Hardest Engineering Majors
1. Electrical Engineering
Electrical Engineers are essentially focused on the physics and mathematics of electricity, electronics, and electromagnetism. They use this ability to work on and improve every set of electrical equipment there is.
Many students consider electrical engineering to be a challenging major primarily because of the abstract thinking involved. In the case of civil engineering, you can visually see the effect of what you’re designing. However, you can’t physically see electrical currents and circuits, so an electrical engineer’s job involves much active thinking and theoretical applications.
Also, electrical engineering involves heavy use of some abstract mathematical concepts like partial differential equations. So if you are the kind of person who enjoys discrete mathematics, electrical engineering concepts may prove challenging for you.
2. Chemical Engineering
The most complex thing about chemical engineering is that it combines complex engineering principles and applies them with chemistry concepts, a completely different field. So, it is truly a multidisciplinary major.
You can say that chemical engineers are the link between manufacturing and science. They are specialists in transforming raw materials into the final consumable products that we use in our everyday lives. You’ll often see chemical engineers take on the role of Chemical Process Engineer, Chemical Technologist, Pharmaceutical Engineer, and Plant.
Overall, chemical engineering is a very profitable major, but it becomes complex very quickly as there is involvement between chemistry, mathematics, and physics. So if you want to choose this major for you, simply be prepared to spend several hours studying a wide array of subjects.
3. Aerospace Engineering
Aerospace Engineering is quite similar to Mechanical Engineering in terms of the concepts it covers; however, aerospace engineers emphasize training machines that fly. You can pursue Aerospace Engineering if you want to work in National Defense or for NASA, though aerospace engineers are also functional in the private sectors, especially in automotive manufacturing.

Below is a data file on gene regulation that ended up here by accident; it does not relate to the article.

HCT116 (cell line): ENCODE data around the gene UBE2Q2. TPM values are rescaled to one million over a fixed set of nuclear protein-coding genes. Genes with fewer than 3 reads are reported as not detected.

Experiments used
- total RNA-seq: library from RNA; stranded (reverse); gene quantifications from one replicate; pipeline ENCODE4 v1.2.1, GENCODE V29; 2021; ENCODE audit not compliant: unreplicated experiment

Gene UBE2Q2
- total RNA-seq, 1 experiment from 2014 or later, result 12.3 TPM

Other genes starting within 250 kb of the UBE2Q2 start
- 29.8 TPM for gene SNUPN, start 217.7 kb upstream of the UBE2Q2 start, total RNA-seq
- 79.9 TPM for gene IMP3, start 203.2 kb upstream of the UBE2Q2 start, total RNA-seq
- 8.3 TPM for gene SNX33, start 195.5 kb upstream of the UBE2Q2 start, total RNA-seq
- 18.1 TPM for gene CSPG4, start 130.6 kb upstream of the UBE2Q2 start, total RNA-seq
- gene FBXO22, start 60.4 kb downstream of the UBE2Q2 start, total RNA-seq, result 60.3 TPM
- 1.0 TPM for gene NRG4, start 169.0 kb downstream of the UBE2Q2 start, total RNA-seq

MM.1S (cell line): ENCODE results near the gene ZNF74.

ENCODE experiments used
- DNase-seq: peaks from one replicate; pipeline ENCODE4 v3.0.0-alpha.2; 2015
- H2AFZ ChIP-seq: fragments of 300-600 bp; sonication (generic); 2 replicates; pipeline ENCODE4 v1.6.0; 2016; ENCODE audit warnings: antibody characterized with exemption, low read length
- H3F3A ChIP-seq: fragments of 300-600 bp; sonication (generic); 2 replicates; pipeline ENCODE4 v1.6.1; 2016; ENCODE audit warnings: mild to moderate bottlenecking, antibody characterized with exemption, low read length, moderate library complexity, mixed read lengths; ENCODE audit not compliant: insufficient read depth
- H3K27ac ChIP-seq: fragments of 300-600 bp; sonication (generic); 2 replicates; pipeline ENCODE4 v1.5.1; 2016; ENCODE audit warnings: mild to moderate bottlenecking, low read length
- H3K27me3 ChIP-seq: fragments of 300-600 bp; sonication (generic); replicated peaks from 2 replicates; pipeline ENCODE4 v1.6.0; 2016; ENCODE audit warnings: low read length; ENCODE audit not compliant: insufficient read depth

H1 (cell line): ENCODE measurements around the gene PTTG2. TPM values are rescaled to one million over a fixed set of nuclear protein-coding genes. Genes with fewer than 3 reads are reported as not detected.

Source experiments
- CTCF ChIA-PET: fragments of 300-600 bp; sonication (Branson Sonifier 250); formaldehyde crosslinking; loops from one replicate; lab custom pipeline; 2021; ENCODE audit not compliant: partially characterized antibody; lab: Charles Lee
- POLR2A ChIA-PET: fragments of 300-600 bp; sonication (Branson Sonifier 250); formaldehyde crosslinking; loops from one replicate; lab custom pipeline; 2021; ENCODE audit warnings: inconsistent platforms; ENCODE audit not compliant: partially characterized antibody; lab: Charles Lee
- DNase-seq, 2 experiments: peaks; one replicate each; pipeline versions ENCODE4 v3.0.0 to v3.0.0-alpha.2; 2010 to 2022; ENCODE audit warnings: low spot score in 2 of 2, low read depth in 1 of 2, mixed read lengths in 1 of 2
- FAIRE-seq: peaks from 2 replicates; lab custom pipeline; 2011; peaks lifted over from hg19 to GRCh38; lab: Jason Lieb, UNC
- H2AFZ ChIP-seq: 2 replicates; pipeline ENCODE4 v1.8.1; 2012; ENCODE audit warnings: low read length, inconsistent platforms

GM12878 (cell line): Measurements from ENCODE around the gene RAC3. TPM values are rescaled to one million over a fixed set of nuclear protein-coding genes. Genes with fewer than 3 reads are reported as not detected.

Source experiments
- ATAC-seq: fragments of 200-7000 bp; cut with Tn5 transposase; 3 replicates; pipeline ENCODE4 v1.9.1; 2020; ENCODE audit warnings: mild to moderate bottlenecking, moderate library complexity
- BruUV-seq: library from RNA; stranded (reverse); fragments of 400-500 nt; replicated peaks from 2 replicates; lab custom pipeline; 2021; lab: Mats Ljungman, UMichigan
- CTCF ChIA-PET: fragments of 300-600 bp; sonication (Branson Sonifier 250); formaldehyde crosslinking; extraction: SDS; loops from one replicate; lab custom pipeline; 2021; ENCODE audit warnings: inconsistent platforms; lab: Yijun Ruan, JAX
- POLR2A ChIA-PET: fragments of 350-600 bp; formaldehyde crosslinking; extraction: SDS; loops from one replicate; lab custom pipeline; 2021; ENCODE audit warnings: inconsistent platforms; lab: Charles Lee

Like mechanical engineering, aerospace engineers have a heavy course load in mathematics, with several complex concepts that you will have to call upon quickly and often. Moreover, aerospace engineers also need to learn the problematic idea of fluid dynamics, a branch of science that deals with the study of liquids and glasses.
Easiest Engineering Majors
1. Environmental Engineering
Environmental Engineers’ primary focus is on developing machines and structures that will have minimal harm to the environment. Environmental Engineering combines Environmental Science and Engineering fundamentals, Environmental Engineering. It’s considered one of the easier engineering majors because it’s not focused on advanced math and physics.
While pursuing Environmental Engineering in college, you need to understand fundamental engineering concepts in mathematics and physics. Still, you also mix in the study of ecology and other environmental theories. You have to work on a lot of design projects and research papers if you choose this major. So if you love solving problems that could impact the Earth, this major is for you.
2. Industrial Engineering
Industrial Engineering combines engineering and social science concepts like business and economics. In this major, you have to design new ideas for factories, corporates, hospitals, and any other organizational structures. You are also for eliminating any wastefulness in the production process.
Industrial Engineering is without any doubt a more technical major than a typical business degree. Still, it is also less focused on concepts in physics and more focused on ideas in business and industrial organization. So if you’re interested in improving the corporate workplace, this career is best for you.
3. Architectural Engineering
Architectural Engineering is a fascinating major where you learn to create, maintain, and develop buildings and structures that are effective and structurally sound. While Architectural engineers are very heavily involved in the actual construction and maintenance of other networks, there is also a tiny design aspect. Some architectural engineering students even have to take business courses with their major. These more miniature technical courses bring down the difficulty of this significance overall.
If you become an architectural engineer, you will likely be heavily involved in construction projects. Expect to spend time working with architecture firms and supervising the development of various structures.